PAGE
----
“Wage Setting and Passthrough: The Role of Market Power, Production Technology and Adjustment Costs,” (with Elena Mattana, Sergio Salgado and Ming Xu) [Latest Draft (August 2023)]
Abstract: How much do adjustment costs, labor market power and production complementarities matter for wage setting and passthrough? We develop a general theoretical framework and empirical identification strategy illustrating how firm productivity impacts wages in imperfect labor markets. We estimate firm-level distributions of productivity, worker ability, markdowns, passthrough and labor-supply elasticities using Danish data. Typical firms respond to 1% productivity increases by lowering markdowns 1.7% and increasing marginal productivity 2.1% — increasing wages by 0.4%. Adjustment costs induce firms to hoard workers and increase markdowns in response to negative shocks. Labor market power and adjustment costs reduce passthrough, decreasing wage volatility by 77%.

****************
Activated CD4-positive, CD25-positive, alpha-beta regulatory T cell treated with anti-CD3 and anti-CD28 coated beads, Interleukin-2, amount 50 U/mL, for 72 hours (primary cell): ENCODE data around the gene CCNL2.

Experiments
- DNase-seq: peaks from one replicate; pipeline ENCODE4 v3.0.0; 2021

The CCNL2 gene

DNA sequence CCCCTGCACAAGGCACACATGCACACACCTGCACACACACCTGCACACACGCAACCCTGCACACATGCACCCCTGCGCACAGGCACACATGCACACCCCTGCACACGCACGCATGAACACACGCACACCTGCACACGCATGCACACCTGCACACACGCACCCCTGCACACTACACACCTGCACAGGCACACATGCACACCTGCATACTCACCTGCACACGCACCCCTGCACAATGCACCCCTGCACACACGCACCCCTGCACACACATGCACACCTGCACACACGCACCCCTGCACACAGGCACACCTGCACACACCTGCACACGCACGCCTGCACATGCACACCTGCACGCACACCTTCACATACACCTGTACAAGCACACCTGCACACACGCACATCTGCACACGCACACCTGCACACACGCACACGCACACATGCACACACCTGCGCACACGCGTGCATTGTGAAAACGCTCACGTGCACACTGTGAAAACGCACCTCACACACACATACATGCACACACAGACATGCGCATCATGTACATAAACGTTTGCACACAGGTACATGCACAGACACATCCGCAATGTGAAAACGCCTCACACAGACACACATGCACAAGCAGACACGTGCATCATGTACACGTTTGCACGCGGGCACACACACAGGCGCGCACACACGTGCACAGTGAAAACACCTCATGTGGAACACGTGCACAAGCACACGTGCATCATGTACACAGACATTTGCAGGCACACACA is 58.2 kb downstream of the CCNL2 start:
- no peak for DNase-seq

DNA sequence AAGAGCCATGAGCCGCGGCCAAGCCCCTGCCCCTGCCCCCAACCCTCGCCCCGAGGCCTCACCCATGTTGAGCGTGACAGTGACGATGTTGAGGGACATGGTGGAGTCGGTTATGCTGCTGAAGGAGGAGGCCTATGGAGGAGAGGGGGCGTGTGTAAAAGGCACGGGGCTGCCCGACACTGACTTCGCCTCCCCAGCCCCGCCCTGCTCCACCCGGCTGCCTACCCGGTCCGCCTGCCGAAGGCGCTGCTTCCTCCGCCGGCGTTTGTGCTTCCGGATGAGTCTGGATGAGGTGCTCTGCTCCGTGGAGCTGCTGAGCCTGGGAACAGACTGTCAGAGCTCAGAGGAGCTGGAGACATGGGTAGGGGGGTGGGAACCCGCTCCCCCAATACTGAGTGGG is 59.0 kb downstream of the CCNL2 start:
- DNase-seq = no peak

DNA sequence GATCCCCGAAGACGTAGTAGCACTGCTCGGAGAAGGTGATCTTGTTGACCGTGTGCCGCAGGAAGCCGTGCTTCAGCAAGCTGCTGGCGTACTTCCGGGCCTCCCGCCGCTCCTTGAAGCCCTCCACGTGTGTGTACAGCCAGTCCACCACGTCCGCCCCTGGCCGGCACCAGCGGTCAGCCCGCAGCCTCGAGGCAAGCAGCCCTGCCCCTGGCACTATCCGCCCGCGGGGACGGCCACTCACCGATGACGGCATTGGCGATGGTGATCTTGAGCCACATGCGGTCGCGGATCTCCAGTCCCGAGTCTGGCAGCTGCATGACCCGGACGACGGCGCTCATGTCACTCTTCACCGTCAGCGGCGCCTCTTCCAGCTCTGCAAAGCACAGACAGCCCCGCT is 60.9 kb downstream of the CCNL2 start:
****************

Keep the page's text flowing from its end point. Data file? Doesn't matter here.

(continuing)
“Heterogeneous Passthrough from TFP to Wages,” (with Sergio Salgado and Ming Xu) [Latest Draft (Sept 2023)]
Abstract: We examine the passthrough of firms’ idiosyncratic productivity shocks to workers’ wages using rich matched employer-employee data from Denmark which allows us to control for unobserved worker and firm heterogeneity. We find an average elasticity of incumbent workers’ hourly wages to firms’ productivity of 0.08. The passthrough of firm shocks to wages is strongly asymmetric, in that wages are twice as responsive to negative shocks as to positive shocks. Failing to account for workers’ endogenous mobility underestimates the passthrough of negative shocks and reverses the asymmetry. Passthrough decreases with labor market share and productivity but increases with income and ability. Recessions reduce passthrough from positive shocks to zero but do not affect passthrough of negative shocks. Workers with wage growth after switching to a new firm typically move from low to high productivity firms; In contrast, workers with a decline in wages after switching move between firms of similar productivity.
“An Empirical Framework for Matching with Imperfect Competition,” (with Kory Kroft, Elena Mattana and Ismael Mourifié) [Work in Progress]